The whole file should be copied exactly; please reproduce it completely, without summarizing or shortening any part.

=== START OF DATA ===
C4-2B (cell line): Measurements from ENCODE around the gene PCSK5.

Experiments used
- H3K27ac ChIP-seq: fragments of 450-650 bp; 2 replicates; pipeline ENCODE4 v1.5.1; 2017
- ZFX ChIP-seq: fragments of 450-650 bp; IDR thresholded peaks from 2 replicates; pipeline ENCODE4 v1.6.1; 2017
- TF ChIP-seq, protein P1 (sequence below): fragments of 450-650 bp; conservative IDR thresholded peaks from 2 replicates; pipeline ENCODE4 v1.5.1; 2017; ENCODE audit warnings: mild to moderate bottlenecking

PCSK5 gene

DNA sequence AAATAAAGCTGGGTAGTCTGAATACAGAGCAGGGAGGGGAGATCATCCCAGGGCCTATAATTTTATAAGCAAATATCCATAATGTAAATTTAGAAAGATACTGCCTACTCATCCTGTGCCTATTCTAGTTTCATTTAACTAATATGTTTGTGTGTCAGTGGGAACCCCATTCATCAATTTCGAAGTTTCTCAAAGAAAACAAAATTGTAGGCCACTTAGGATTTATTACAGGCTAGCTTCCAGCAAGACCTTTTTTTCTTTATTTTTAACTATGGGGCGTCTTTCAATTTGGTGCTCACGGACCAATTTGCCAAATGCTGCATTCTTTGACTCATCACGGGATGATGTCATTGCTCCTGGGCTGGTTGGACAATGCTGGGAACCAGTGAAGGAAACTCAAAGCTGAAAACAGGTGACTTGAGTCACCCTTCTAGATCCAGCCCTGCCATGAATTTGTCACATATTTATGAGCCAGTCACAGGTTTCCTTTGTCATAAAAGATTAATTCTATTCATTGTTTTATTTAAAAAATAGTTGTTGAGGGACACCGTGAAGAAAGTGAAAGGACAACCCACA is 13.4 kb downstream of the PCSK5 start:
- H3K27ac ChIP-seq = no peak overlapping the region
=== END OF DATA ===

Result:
C4-2B (cell line): Measurements from ENCODE around the gene PCSK5.

Experiments used
- H3K27ac ChIP-seq: fragments of 450-650 bp; 2 replicates; pipeline ENCODE4 v1.5.1; 2017
- ZFX ChIP-seq: fragments of 450-650 bp; IDR thresholded peaks from 2 replicates; pipeline ENCODE4 v1.6.1; 2017
- TF ChIP-seq, protein P1 (sequence below): fragments of 450-650 bp; conservative IDR thresholded peaks from 2 replicates; pipeline ENCODE4 v1.5.1; 2017; ENCODE audit warnings: mild to moderate bottlenecking

PCSK5 gene

DNA sequence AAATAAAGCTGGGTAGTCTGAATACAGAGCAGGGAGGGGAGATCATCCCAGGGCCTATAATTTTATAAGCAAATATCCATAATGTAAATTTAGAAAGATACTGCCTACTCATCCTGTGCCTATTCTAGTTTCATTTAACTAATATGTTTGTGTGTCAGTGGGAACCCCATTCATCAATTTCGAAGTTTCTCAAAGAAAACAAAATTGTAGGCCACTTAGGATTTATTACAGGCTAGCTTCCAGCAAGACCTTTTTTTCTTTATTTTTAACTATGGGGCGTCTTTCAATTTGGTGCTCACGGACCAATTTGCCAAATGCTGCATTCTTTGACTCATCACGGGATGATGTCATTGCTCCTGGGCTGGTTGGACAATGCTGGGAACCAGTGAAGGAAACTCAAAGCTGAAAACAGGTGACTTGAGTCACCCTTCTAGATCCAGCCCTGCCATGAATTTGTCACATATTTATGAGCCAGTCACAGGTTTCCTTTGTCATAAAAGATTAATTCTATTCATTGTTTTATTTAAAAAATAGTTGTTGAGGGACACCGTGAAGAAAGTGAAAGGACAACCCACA is 13.4 kb downstream of the PCSK5 start:
- H3K27ac ChIP-seq = no peak overlapping the region